Alaska Airlines accused of discriminating against gay couple in flight
Alaska airlines is in the hot seat today after a story came out regarding potential discrimination against a gay couple. LGBTQ activists are up in arms, but I think there’s a lot more to this story that is yet to be uncovered.
David Cooley, owner of the gay bar The Abbey in West Hollywood, alleges that they were forced to move from their premium class seats together to the main cabin in order to make room for a heterosexual couple. He shared his version of what happened in a public Facebook post yesterday.
The airline confirmed to news outlets that it was because of a seating error and nothing more nefarious. They’re doing more investigating on their end to find out what’s going on. BUT…
Something is missing. Some details are missing. I don’t think David gave the full story as to what happened.
A couple points to take into account.
1. David says that he was sitting in his assigned seat. To me that implies that they were possibly upgraded to their seats? If they were upgraded and needed to be downgraded, this is a very common practice and happens quite often. It sucks, yes, but it’s common. My friend Aaron was just moved from first class to coach to accommodate someone in first class that needed the seat. He knew that he was upgraded and the seat was supposed to be assigned to a paid revenue passenger. It’s a mistake, and he was compensated accordingly.
2. Being a gay couple has nothing to do with you being moved. Sounds like the flight attendant came up and asked you to move. You wanted to sit together because you’re a couple. They apologized and said this other couple has those seats. Did they pay for them? Were you upgraded? We don’t know.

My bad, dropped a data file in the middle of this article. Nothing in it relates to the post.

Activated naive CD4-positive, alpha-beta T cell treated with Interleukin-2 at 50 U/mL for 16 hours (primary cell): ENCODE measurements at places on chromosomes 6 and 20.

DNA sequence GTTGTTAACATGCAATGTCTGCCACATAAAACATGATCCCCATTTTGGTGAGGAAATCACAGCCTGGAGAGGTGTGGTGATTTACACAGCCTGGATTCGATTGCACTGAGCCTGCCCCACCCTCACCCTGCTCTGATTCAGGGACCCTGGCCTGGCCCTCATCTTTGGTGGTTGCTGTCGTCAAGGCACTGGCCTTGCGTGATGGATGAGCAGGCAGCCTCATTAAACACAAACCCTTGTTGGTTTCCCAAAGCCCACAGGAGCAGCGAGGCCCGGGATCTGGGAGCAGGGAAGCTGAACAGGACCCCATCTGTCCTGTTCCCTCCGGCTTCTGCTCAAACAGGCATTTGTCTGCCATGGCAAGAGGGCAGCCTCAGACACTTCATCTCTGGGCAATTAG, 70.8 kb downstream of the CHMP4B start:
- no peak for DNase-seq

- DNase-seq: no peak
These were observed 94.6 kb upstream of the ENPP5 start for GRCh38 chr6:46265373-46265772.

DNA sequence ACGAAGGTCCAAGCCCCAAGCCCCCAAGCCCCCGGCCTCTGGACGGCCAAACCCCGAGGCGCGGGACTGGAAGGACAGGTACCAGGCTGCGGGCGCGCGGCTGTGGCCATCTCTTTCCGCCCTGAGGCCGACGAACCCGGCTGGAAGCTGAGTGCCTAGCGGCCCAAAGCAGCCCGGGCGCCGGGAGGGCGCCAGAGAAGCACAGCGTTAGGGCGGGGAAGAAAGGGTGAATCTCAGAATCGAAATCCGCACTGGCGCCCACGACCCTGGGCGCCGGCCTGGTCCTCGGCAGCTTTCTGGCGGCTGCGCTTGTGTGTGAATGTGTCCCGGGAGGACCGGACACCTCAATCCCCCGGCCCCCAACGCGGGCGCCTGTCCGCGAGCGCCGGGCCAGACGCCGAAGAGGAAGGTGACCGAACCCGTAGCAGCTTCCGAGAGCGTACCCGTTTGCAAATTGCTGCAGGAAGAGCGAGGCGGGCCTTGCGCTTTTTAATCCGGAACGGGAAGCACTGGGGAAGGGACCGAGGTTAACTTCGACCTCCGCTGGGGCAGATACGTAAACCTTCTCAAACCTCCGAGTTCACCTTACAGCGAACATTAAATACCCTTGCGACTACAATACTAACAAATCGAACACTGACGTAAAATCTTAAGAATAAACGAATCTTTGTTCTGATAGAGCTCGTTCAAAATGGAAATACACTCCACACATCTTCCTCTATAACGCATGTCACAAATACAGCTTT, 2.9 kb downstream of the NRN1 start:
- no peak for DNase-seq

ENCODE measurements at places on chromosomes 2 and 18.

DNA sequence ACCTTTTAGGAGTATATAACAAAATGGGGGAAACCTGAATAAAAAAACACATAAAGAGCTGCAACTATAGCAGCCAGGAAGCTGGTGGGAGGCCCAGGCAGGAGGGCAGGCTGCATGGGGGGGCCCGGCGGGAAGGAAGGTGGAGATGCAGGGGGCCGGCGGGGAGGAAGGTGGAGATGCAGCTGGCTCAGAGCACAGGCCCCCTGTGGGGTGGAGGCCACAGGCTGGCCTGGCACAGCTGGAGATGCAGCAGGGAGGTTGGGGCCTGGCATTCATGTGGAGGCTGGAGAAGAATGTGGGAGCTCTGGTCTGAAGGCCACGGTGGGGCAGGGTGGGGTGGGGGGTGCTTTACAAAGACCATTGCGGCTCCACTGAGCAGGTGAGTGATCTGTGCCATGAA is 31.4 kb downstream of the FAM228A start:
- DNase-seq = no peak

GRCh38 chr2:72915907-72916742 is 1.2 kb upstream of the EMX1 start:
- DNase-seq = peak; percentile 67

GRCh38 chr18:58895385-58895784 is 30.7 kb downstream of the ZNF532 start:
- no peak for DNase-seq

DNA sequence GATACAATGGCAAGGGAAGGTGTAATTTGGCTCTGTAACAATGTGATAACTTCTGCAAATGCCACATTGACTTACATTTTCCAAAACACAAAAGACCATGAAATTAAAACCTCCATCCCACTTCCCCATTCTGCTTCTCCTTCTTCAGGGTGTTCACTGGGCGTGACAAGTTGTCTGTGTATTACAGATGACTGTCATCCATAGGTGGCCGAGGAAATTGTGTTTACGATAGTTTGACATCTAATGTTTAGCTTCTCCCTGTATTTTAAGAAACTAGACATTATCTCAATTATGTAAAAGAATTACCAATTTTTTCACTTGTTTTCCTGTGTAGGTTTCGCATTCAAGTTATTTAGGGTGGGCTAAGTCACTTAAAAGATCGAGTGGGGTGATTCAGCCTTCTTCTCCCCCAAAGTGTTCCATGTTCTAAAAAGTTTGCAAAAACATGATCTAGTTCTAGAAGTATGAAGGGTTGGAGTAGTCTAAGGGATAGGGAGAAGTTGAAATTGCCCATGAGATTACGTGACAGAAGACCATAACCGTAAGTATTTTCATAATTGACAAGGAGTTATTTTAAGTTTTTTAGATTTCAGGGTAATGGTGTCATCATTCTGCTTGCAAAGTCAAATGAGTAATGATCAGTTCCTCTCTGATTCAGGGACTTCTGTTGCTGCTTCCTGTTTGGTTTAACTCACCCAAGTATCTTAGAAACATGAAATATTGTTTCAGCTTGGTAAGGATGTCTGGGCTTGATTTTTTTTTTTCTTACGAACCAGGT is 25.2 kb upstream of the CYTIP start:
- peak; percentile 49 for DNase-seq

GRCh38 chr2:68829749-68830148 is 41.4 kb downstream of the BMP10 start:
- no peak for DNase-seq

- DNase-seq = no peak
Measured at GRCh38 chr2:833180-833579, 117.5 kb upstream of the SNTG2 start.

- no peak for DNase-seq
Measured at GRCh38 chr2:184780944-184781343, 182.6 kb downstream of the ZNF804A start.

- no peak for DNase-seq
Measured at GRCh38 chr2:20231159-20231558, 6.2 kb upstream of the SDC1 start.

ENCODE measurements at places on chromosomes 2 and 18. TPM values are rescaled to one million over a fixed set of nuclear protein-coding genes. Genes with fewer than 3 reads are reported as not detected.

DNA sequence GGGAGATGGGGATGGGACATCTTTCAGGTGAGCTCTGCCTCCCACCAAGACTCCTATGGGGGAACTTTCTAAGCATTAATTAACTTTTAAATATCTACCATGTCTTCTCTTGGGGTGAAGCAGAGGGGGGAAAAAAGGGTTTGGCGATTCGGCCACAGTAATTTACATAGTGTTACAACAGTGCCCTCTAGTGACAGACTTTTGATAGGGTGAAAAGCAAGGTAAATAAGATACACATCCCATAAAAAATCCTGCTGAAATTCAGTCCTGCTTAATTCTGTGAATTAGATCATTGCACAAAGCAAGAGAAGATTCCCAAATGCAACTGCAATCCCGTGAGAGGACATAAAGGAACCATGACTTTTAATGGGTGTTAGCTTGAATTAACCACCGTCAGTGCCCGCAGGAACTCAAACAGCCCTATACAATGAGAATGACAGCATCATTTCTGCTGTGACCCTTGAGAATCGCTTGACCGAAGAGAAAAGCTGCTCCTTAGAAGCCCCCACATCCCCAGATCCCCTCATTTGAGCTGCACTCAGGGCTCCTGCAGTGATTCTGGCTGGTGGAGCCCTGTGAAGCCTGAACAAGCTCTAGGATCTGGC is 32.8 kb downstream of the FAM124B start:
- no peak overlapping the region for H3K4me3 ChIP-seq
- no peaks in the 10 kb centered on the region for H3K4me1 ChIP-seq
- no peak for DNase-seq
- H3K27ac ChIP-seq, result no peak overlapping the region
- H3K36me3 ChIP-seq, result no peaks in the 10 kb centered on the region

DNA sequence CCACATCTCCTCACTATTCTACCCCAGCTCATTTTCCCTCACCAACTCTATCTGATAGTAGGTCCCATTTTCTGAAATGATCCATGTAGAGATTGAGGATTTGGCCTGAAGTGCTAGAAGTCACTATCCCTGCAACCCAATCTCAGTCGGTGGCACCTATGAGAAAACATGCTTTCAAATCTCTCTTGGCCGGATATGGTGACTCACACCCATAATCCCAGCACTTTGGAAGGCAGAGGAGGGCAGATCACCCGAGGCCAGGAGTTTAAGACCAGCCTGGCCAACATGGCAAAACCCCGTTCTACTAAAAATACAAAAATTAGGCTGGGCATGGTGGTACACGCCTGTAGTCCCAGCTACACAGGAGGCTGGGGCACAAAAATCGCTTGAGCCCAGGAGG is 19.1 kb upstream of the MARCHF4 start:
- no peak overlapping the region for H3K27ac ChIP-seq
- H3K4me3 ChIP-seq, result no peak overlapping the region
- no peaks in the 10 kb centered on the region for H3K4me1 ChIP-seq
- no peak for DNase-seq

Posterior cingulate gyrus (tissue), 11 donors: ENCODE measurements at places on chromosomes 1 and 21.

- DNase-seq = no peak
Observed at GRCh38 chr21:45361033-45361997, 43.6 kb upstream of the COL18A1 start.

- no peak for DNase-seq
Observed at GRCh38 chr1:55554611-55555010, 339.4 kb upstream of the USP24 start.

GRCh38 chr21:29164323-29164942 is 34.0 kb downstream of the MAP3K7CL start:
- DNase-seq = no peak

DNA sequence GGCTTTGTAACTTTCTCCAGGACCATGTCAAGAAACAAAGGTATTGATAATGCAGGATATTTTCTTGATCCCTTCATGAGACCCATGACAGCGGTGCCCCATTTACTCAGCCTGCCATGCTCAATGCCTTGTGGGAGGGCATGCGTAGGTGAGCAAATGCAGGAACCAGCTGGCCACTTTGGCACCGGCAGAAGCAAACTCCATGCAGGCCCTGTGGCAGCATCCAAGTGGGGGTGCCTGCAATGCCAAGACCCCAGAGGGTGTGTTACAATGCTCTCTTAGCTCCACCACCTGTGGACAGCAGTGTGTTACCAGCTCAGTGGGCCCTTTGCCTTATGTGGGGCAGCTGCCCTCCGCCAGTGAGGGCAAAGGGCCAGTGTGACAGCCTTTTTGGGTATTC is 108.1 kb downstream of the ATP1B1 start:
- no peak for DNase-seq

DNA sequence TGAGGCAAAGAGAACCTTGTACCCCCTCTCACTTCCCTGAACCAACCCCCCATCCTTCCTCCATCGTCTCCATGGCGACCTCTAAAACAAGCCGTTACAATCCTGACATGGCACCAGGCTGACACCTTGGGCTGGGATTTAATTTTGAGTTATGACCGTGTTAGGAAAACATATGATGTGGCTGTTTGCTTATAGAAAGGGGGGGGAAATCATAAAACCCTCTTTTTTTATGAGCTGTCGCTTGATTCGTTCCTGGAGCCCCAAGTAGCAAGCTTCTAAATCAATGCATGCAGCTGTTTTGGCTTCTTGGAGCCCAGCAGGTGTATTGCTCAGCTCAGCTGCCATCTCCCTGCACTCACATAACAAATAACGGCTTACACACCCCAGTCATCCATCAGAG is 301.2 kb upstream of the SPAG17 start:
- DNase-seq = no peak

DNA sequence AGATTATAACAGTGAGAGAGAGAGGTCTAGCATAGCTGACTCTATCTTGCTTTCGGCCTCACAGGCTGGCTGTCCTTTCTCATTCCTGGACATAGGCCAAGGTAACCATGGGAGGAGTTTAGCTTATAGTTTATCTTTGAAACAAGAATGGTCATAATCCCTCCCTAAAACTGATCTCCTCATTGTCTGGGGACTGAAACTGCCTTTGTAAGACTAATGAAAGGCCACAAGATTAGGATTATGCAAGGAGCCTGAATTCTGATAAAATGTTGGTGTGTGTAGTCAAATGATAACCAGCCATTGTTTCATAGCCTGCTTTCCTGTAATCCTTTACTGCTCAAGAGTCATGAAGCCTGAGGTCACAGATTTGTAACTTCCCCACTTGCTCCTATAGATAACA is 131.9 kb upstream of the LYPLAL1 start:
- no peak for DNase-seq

3. The other couple being straight has literally nothing to do with you being discriminated as a gay man. Fun fact. There are a lot of straight couples in today’s world. If I had a dollar for every time a straight couple got something before me, I would be in a penthouse suite every night. It’s not discrimination, it’s the law of large numbers.
4. Alaska Airlines has one of the most LGBTQ friendly workplaces and environments I’ve seen. I almost feel like being gay has given us distinct ADVANTAGES when flying as the flight attendants tend to be more chatty and caddy that usual, especially since it seems to be an industry that has many LGBTQ employees.
I’m going to side with Alaska Airlines on this one until more details come out. I’m not doing it because I love Alaska or I fly them a lot, I’m doing it because you can’t always play the discrimination card when something doesn’t go your way.
If it turns out the employee who moved them is a raging homophobe, I will gleefully retract my story, but until then, let’s tone down the drama and Fly On.